Lose the Labels
Life always feels so much easier when we are in control and know what’s going on. Parenting is no different. There are times along the journey, when we feel like we get it; we understand what makes our kids tick. Those are often the times when we assign a label:
She’s my Math Wiz.
He’s my little devil!
There goes my little tattle tale – never happier than when she’s ratting someone out!
That one over there is my hockey superstar!
There are other reasons for assigning labels; it might be to boost our child’s ego by highlighting a strength. Maybe it is parent-focused: projecting our own insecurities onto a child or feeling super proud about the child’s achievements.
Whatever the reason, assigning labels to our kids really doesn’t help anyone. Identifying a child by a specific strength or weakness denies the development of the child’s whole self.
In her book, The Self-Esteem Trap, Polly Young Eisendrath observes that,
“Good self-esteem… is a by-product of doing some things well, accepting your limitations (when you need help from others) and seeing the good consequences of your own influence.”
In supporting the development of children’s self-esteem, parents need to look at and love the whole child (strengths and weaknesses). When children feel that their only value is to be good at academics or athletics, they may seek to hide all the other components of themselves from their parents. This can be quite troubling when the “hockey star” would rather try basketball but doesn’t want to let her parents down. It can lead to huge self-doubt when the academic genius doesn’t win the scholarship because someone else was smarter. If someone else is better, what is this child’s value to himself and his family?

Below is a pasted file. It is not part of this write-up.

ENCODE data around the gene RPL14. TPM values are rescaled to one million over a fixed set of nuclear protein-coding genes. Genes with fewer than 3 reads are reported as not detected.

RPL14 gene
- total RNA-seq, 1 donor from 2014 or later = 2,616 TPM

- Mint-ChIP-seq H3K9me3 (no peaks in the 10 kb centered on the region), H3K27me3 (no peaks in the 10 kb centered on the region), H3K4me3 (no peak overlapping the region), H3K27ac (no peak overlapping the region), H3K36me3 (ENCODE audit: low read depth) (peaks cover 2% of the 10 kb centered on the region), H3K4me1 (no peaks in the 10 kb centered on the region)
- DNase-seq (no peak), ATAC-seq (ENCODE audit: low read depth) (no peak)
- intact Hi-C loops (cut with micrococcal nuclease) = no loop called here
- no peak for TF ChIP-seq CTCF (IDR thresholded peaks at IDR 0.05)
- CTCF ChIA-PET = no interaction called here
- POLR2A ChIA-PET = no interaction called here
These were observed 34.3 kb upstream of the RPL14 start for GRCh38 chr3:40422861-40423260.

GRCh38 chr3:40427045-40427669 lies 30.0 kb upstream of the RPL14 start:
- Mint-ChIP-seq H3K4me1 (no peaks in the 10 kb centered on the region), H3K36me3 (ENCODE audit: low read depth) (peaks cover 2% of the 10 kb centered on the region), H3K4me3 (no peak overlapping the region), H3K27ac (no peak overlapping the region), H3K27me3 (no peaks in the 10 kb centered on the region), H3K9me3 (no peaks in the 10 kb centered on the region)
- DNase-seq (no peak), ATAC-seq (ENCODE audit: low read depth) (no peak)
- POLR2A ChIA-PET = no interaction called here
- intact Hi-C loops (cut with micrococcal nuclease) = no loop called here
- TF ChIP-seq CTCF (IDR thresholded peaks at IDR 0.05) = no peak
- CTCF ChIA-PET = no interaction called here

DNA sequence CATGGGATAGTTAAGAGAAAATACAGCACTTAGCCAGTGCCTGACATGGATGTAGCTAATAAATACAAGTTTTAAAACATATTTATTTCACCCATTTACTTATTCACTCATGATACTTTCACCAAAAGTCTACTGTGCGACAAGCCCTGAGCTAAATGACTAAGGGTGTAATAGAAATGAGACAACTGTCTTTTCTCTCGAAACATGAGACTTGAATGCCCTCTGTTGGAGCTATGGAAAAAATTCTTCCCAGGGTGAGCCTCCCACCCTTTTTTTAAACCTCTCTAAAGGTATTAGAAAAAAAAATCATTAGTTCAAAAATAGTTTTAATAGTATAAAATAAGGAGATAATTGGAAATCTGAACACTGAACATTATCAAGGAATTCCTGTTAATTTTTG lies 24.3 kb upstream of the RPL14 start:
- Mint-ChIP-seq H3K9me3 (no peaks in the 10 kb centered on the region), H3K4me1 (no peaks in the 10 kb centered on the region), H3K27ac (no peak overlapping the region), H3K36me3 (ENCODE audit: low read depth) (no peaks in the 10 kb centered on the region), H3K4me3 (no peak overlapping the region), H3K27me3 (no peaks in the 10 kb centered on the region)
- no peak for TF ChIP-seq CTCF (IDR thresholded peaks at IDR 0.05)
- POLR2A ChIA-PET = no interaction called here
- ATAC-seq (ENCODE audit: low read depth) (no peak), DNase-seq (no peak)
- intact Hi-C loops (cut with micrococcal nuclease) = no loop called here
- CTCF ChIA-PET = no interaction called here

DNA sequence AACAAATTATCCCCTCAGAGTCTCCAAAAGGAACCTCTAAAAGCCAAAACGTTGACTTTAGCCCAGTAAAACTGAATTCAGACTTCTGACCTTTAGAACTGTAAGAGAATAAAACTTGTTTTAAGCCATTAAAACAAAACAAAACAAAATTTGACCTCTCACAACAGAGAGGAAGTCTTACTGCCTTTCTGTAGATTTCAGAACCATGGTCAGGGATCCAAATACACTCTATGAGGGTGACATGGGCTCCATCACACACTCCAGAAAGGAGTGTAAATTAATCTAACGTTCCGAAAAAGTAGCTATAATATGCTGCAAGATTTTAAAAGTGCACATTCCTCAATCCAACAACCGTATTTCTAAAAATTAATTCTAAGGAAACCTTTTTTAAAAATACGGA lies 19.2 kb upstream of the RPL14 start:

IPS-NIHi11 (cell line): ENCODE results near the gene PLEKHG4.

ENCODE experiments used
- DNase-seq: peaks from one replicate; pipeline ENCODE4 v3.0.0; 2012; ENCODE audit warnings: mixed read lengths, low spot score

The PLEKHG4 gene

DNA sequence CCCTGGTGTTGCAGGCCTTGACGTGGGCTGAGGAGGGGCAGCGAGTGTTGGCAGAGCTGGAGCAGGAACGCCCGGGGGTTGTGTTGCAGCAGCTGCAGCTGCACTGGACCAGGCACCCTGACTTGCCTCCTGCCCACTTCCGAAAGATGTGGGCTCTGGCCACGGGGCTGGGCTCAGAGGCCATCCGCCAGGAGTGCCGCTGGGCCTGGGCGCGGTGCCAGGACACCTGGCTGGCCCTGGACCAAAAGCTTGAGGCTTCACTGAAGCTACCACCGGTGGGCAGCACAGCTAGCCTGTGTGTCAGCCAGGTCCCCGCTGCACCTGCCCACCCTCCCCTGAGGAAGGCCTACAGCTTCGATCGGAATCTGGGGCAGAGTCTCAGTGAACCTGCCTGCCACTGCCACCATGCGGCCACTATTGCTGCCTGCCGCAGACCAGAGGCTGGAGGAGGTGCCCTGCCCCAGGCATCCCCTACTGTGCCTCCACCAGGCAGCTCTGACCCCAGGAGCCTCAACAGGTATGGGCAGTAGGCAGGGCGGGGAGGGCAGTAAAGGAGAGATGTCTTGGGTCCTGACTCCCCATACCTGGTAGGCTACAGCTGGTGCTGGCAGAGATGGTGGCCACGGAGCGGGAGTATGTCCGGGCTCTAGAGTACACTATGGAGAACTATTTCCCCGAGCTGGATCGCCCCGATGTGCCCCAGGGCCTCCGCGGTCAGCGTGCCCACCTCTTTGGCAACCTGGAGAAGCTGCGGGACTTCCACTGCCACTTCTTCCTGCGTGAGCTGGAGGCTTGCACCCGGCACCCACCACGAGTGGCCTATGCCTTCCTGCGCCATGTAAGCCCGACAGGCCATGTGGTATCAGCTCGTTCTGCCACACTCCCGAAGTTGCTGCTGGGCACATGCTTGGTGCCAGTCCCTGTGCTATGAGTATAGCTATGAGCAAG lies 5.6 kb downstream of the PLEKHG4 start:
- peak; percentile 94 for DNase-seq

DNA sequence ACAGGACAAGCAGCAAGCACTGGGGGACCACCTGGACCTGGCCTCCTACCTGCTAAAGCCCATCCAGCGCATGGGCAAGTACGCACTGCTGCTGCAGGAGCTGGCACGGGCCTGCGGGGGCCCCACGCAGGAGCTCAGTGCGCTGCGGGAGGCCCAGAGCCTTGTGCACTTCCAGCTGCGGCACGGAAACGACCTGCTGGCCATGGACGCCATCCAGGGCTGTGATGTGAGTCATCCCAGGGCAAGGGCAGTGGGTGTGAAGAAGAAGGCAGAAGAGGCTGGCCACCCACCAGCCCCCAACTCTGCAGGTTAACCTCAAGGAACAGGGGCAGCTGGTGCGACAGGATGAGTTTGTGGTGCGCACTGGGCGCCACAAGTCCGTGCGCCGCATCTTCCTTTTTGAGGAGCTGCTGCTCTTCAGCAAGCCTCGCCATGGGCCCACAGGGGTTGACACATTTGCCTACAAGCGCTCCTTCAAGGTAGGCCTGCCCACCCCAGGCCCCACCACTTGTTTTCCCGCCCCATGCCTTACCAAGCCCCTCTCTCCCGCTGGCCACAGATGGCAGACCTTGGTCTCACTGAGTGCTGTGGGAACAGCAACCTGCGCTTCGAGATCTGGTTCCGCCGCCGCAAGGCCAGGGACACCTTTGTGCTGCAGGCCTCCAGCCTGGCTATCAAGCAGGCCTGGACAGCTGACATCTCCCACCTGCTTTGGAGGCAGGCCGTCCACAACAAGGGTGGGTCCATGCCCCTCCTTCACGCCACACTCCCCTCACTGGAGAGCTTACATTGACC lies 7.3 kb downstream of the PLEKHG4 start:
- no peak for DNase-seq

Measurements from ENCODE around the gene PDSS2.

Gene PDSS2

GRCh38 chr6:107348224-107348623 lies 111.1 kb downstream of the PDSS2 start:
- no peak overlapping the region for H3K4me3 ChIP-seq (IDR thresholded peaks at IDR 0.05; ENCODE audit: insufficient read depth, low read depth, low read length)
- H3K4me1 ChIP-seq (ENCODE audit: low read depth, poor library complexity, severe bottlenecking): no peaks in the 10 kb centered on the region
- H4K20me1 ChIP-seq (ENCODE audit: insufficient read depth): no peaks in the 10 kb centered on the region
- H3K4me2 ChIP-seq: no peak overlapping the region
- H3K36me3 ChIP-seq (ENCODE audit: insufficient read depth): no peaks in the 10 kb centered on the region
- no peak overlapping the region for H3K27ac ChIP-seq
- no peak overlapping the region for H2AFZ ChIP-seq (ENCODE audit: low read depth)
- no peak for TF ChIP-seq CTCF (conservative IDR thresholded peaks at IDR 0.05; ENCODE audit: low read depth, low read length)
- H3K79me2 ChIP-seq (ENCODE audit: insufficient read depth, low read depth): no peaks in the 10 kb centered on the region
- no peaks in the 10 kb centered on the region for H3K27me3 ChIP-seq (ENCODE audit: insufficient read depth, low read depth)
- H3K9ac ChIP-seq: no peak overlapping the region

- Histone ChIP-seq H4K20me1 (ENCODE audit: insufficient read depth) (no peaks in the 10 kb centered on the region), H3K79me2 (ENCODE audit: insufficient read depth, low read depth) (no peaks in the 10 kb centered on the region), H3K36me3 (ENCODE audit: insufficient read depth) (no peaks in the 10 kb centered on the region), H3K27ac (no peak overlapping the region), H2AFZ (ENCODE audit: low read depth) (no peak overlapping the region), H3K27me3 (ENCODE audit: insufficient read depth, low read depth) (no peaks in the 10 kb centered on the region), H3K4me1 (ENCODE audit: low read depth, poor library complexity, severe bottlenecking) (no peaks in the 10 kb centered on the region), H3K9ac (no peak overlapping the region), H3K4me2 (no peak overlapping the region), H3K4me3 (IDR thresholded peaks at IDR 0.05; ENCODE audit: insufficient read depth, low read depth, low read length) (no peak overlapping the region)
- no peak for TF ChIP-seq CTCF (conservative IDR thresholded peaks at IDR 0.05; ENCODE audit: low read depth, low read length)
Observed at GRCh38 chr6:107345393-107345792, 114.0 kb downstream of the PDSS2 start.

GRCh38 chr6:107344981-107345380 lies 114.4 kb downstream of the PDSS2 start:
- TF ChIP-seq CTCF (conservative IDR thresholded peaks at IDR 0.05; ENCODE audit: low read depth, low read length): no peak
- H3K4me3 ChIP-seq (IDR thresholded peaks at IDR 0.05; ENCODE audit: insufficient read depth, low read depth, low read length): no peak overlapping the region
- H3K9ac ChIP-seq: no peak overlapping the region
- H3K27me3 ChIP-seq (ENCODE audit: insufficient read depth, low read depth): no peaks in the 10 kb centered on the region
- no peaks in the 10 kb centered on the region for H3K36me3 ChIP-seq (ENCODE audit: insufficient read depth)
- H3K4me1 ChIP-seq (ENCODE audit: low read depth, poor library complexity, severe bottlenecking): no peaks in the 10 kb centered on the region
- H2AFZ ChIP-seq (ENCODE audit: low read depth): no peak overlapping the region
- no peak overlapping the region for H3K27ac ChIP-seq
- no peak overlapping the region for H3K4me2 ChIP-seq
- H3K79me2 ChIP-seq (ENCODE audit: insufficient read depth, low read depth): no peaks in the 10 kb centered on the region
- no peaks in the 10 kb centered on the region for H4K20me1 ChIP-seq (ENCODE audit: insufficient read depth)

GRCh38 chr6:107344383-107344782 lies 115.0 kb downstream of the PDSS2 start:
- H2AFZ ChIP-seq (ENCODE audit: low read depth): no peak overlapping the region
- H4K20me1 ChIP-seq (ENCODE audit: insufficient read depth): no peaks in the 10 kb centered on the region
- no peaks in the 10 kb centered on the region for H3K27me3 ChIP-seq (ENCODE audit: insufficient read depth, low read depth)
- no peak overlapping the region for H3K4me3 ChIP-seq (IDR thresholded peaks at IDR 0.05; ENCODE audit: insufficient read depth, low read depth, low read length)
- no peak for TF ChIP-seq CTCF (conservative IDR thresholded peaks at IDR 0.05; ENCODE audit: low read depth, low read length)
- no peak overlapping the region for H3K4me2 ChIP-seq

Your questions today:
Are you labeling your kids on a regular basis?
Is your youngest regularly referred to as “the baby”?
How are labels impacting your child’s way of belonging in your family?
Spend the week noticing whether there is a lot of labeling going on in your home. If it is just once in a while when you are confidentially venting to a close friend, then that’s likely not a problem. If labeling is making its way into your everyday interactions, it is likely time to lose the labels.